Posted: December 10, 2012
JMU forward Rayshawn Goins tries to shoot over Richmond’s Greg Robbins during Saturday’s game at the Convocation Center. (Photo by Stephen Mitchell)
The Spiders were just an itsy bit better.
JMU and UR were tied at halftime and at the end of regulation, but a free throw by Kendall Anthony with 4.7 seconds remaining in overtime proved to be the difference as Richmond inched past Madison 83-82 in front of a season-high crowd of 4,351 at the Convocation Center.
“I just thought they were a little bit better than us and made some key plays,” Brady said. “We missed some free throws, we committed some fouls that we probably shouldn’t have committed, and you just can’t do that against good teams.”
JMU (3-6) trailed by two points with 23 seconds left in OT when point guard Devon Moore drew a foul. He made only the first of two shots but quickly stole the rebound and was fouled again. He made one of two again, tying the score at 82 apiece.
On Richmond’s possession, Anthony, a 5-foot-8 guard, made a move to the hoop and an official whistled JMU’s A.J. Davis for a foul. Anthony missed his first free throw but made his second to put UR (8-2) on top by a point. JMU had 4.7 seconds remaining to go the length of the floor and score.
Moore rushed the ball upcourt and delivered a pass to Davis on the wing. Davis, who had made two 3-pointers in the game, barely got his 3-point shot off in time, and it hit the rim and bounced away.
Despite scoring 19 points and adding five rebounds, five assists and four steals, Moore, who pulled his jersey over his head after the final buzzer, blamed himself for the Dukes’ loss.
“I put definitely that loss on me,” the senior point guard said. “… At the end of the game, I got the last two free throws; I missed two out of the last three. That’s definitely not good. As a point guard, you have to make free throws.”
Moore, who exceeded 1,000 career points in the game, said he probably should have attempted the final shot but wasn’t upset with the look the Dukes got.
After a slow start to the season and then wins against two poor opponents, JMU may have grown up a bit by playing the Spiders so tight. It was a well-played game with 13 ties and 13 lead changes, and the Dukes just happened to be on the wrong side of the last one.
“I thought it was a great college basketball game,” UR coach Chris Mooney said. “Great plays, great shots made by both teams. Just a fun game to watch and be a part of. ... I think James Madison is a really good team. I think they’re going to win a lot of games. I thought how hard they played was impressive.”
Both teams shot extraordinarily well, but it wasn’t due to a lack of defensive pressure.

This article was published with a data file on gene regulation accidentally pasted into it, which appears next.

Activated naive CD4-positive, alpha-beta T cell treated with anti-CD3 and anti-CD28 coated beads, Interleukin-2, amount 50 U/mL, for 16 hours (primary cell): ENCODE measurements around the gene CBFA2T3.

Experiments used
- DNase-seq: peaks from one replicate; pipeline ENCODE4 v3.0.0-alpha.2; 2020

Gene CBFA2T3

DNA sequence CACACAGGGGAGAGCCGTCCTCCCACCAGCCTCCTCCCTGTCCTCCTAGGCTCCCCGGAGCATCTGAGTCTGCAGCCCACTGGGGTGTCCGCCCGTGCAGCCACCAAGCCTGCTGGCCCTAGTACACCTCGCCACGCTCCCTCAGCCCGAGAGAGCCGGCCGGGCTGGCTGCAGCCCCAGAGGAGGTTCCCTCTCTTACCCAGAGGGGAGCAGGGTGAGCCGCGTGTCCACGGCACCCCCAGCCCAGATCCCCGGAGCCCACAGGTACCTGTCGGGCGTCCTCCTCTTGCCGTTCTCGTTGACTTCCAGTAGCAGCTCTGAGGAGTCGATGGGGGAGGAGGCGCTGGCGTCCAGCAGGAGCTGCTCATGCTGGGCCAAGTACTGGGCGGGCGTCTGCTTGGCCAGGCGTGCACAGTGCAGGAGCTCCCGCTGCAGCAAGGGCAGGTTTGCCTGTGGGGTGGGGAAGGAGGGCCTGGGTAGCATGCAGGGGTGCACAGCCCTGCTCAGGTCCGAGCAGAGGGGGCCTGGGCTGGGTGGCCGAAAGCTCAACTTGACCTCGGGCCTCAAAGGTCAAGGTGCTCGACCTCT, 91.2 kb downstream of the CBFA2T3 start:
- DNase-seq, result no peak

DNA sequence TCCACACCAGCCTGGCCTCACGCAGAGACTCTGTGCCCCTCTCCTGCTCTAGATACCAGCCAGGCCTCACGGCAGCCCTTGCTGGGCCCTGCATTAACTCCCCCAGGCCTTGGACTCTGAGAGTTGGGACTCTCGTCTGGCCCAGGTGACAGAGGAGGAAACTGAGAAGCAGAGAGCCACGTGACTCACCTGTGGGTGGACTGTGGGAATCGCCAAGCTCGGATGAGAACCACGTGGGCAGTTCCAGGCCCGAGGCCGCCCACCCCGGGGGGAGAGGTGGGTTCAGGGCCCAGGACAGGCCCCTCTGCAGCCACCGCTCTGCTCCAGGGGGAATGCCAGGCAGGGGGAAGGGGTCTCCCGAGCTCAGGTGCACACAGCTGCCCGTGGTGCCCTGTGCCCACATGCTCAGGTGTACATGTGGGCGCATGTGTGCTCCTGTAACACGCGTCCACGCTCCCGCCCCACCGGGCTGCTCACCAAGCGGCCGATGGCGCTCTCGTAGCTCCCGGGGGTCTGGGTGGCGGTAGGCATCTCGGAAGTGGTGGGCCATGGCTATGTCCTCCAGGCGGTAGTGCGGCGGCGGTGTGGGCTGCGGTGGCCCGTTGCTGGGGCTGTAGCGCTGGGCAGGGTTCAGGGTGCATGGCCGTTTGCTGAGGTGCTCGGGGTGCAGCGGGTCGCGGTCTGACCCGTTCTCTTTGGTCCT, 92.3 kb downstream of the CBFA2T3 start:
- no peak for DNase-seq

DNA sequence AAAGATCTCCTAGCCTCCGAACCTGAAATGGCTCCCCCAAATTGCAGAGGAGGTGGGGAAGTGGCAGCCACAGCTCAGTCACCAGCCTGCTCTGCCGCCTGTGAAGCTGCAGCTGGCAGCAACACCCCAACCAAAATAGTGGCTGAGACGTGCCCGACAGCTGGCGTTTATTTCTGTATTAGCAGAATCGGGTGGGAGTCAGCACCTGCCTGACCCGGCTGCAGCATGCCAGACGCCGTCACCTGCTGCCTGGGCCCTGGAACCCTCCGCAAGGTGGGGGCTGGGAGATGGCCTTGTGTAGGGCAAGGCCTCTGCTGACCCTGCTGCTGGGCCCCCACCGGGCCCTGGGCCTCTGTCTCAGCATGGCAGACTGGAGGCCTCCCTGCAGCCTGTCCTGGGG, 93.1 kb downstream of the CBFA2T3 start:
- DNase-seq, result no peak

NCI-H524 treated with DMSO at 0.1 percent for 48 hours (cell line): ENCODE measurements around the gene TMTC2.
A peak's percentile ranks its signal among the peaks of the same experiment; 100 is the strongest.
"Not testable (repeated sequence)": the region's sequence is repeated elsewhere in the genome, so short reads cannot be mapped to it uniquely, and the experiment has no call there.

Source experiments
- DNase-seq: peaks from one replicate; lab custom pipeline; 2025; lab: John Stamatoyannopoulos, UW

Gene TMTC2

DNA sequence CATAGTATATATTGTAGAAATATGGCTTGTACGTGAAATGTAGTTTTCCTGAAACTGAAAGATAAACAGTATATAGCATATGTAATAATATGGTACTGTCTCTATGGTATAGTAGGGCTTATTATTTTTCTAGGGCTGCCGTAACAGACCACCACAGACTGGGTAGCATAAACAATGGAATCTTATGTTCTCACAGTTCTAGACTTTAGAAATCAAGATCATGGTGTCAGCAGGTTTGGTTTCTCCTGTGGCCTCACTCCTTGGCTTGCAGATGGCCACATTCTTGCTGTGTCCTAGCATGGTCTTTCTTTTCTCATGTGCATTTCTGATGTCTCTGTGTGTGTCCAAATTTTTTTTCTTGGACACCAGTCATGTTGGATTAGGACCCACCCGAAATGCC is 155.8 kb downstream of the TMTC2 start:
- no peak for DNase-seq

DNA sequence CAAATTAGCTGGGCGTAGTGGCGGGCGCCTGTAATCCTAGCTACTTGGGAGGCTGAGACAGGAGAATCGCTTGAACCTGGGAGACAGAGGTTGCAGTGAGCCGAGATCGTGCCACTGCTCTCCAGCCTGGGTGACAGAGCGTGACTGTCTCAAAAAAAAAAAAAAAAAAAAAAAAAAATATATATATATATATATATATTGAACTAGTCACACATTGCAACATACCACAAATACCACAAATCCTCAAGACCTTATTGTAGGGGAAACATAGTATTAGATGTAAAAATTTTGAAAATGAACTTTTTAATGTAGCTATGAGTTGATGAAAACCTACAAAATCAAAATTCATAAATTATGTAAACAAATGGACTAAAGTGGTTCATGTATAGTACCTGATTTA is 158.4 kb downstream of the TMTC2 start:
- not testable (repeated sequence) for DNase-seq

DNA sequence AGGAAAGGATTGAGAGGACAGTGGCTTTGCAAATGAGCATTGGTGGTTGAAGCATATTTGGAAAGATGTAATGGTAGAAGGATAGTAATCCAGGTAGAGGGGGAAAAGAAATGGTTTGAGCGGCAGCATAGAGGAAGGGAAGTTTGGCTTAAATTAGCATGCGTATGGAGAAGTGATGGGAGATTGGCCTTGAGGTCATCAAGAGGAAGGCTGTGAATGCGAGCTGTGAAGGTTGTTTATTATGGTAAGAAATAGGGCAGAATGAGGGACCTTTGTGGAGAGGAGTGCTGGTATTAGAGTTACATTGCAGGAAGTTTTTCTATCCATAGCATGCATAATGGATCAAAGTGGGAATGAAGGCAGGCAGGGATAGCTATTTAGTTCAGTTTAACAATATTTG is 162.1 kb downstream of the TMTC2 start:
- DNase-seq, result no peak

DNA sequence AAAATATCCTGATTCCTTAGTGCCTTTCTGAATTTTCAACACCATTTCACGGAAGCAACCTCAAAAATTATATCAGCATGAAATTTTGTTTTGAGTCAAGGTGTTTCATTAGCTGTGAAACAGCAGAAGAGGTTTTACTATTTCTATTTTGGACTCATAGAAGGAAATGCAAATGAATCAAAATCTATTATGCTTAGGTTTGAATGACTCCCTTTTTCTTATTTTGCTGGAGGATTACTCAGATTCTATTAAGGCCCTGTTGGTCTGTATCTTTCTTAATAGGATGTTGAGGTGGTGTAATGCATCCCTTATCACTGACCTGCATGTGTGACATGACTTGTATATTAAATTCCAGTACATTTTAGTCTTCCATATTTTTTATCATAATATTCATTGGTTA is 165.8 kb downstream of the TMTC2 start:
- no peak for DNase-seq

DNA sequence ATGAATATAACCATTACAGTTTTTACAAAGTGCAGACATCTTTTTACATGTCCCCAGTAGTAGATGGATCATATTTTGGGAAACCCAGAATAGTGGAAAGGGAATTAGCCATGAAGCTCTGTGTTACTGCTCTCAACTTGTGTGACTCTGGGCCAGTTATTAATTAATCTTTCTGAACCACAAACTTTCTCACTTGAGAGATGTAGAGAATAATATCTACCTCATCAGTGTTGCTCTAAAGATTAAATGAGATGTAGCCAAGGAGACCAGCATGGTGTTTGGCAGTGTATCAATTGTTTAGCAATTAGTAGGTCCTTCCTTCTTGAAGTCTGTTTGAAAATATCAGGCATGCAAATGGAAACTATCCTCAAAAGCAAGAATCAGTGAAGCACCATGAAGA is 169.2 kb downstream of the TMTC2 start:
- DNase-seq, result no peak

Richmond made 57.8 percent of its field-goal attempts and an absurd 11 of 17 3-point shots (64.7 percent). JMU, meanwhile, shot 52.1 percent from the field and made eight of 13 treys (61.5 percent).
Senior forward Andrey Semenov scored 18 points on 6-of-7 shooting (3-for-3 from deep) but fouled out at the end of regulation, leaving the Dukes without one of their best two-way players for overtime.
With JMU leading by two points and the clock winding down in the second half, point guard Cedrick Lindsay tried to drive past Semenov, who was guarding Lindsay after a switch. Semenov committed his fifth foul with three seconds left, and Lindsay made both of his free throws to tie the game. Moore missed a running, 35-foot heave at the end of the half, forcing OT.
Lindsay didn’t score a point in the first half, but took over the game down the stretch, finishing with 13 points and 11 assists.
“I just let the game come to me a little bit,” the junior said. “…After we broke the press, they were really scrambling to find everybody. I got a couple open looks earlier in the game, kind of missed. But my teammates did a great job of finding me late in the game, and shots went in for me.”
JMU’s press was effective, and Mooney said the Dukes’ “athleticism and length bothered us.”
Richmond was effective in the halfcourt when it played through 6-6, 285-pound forward Derrick Williams, who outscored JMU’s similarly built big man, Rayshawn Goins, 17-4 and outrebounded Goins 7-0. The Dukes had to pay extra attention to Williams, often opening up windows for the Spiders’ deadeye outside shooters.
“It’s hard when you got a team like that where four out of five people can shoot 3s, and on top of that, they’re running a back-door, Princeton-type offense,” Moore said. “You got to try to guard the lane and guard 3s, and that’s tremendously hard.”
The Dukes have a week off for finals before hosting UNC-Greensboro next Sunday.